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Reviewed by:
  • Prodigal Daughters: Susanna Rowson's Early American Women
  • Angela Vietto
Prodigal Daughters: Susanna Rowson's Early American Women. By Marion Rust. Williamsburg, VA: University of North Carolina Press. 2008.

In Prodigal Daughters, Marion Rust offers a carefully researched, nuanced reinterpretation of the work and career of Susanna Rowson, one of the most important writers of the early Republic. Although historians and literary critics have long recognized the importance of Rowson's best-seller Charlotte Temple, Rust's study resituates that novel in the context of the author's broader corpus and, in so doing, challenges some widely held ideas about early Republican women's relationship to authorship and public life. The first monograph-length study in decades to be devoted entirely to Rowson, Rust's project brings a fresh approach to the traditional life-and-works study. Rowson's biography, interpreted largely in terms of her various performances of self, is important to the overall argument, but does not drive the book's organization.

Chapter 1 re-reads Charlotte Temple, arguing that Charlotte's lack of agency, as reflected in her inability to act or even to acknowledge her own feelings, is the primary factor in her tragedy. For the rest of Rowson's career, Rust argues, she will try to solve a problem she posed in this famous novel: how to exercise agency within the social [End Page 282] circumscription of both action and affect. Following this text-focused chapter with one that analyzes Rowson's career in terms of self-representation and public performance, Rust contrasts Rowson's famous and passive character Charlotte with Rowson's famous and incredibly active persona, Susanna Rowson. Chapters 3-5 return to Rowson's texts, examining other revisions or alternatives to the constricted world of Charlotte Temple, specifically in the wide-ranging Trials of the Human Heart, in Rowson's plays, and in Lucy Temple.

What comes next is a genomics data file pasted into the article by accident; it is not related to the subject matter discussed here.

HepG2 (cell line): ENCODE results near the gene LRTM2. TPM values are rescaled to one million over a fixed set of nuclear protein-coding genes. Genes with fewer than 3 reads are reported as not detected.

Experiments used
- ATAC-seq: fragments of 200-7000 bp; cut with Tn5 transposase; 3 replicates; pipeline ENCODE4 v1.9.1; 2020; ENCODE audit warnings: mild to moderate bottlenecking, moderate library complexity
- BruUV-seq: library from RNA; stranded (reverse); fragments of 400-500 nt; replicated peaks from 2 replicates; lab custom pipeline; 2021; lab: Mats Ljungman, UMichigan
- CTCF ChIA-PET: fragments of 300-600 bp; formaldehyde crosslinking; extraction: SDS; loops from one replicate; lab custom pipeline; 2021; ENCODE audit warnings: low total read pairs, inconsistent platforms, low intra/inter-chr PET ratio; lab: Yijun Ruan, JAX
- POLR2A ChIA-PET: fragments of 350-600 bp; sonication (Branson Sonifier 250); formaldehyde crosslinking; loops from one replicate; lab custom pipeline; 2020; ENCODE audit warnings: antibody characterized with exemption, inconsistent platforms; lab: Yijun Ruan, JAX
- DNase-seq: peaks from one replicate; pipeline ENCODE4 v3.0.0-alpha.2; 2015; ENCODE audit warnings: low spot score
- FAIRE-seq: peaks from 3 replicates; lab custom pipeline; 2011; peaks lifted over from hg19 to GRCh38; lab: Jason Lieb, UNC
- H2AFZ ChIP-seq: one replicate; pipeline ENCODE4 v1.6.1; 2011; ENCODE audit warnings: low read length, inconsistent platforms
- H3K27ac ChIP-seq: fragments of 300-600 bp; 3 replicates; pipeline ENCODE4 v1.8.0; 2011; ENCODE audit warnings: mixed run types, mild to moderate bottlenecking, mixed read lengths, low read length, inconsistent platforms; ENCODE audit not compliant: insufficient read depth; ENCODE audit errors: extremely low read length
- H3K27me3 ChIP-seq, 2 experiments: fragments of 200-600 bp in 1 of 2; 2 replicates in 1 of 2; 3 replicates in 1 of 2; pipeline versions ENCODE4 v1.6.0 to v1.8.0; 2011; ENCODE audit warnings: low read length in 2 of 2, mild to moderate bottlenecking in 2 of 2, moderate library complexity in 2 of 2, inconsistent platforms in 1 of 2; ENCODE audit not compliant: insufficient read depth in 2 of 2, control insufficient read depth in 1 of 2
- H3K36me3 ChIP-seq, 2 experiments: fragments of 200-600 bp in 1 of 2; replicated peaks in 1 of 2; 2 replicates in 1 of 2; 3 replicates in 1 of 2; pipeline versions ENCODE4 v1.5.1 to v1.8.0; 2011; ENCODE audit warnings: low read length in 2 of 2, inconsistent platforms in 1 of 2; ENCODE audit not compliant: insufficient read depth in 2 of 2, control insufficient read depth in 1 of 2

Rust's careful attention to partisan politics is welcome; too often critics elide early women writers' political allegiances into a general program of female solidarity. Rust contends that for Rowson and others (notably Judith Sargent Murray), progressive attitudes toward gender were not only compatible with a conservative adherence to Federalist doctrine, but that Federalism enabled their public advocacy of progressive gender ideas. This analysis should prompt more and fuller considerations of the relationship of feminism to early Republican party politics. While it is easy enough to produce counter-examples of women who were able to express progressive ideas about gender while aligned with Jeffersonian republicanism (Mercy Otis Warren, Margaretta V. Faugeres, and Leonora Sansay are all notable examples), it is also true that these women, Warren accepted, did not rival Rowson's prominence as an author.

Also salutary is Rust's attention to the relation between ostensibly didactic writing and the teaching that went on in Rowson's academy. With Mary Kelley's Learning to Stand and Speak (University of North Carolina Press, 2008), Rust's volume should spur continued analysis of the role of education in antebellum American women's writing and experience. Finally, Rust offers throughout a careful analysis of the mechanisms of sentimentality as both constraining and liberating. In both its specific analysis of Rowson and her work and its delineation of the cultural work of early modern women's writing, Prodigal Daughters will be essential reading for those interested in antebellum literature, the history of sentimentality, and women's history.

Angela Vietto
Eastern Illinois University


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pp. 282-283
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